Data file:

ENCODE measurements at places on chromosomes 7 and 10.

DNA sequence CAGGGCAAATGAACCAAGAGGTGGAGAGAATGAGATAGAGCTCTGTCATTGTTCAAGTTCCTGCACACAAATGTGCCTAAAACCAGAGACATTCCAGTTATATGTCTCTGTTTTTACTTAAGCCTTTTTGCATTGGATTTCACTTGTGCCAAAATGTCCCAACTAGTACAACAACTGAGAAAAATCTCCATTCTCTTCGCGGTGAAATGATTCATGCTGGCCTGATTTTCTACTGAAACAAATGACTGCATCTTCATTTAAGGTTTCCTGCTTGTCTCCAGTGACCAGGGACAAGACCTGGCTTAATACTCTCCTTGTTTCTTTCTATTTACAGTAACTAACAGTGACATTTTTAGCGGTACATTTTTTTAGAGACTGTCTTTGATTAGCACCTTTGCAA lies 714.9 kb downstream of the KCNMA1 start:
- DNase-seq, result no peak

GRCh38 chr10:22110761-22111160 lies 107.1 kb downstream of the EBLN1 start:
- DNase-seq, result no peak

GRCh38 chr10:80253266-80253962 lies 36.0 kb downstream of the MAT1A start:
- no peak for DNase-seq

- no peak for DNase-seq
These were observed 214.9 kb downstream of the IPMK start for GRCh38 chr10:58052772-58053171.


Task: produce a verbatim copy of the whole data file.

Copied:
ENCODE measurements at places on chromosomes 7 and 10.

DNA sequence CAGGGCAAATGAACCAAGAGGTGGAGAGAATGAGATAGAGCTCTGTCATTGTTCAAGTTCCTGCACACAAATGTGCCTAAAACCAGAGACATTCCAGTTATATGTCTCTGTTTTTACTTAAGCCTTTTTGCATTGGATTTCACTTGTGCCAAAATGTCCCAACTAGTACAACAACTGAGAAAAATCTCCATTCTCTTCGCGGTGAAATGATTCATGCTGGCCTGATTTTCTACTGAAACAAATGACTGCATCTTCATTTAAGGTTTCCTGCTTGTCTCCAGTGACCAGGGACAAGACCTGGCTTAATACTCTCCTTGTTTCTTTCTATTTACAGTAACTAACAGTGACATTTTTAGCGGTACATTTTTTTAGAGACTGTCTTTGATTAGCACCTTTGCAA lies 714.9 kb downstream of the KCNMA1 start:
- DNase-seq, result no peak

GRCh38 chr10:22110761-22111160 lies 107.1 kb downstream of the EBLN1 start:
- DNase-seq, result no peak

GRCh38 chr10:80253266-80253962 lies 36.0 kb downstream of the MAT1A start:
- no peak for DNase-seq

- no peak for DNase-seq
These were observed 214.9 kb downstream of the IPMK start for GRCh38 chr10:58052772-58053171.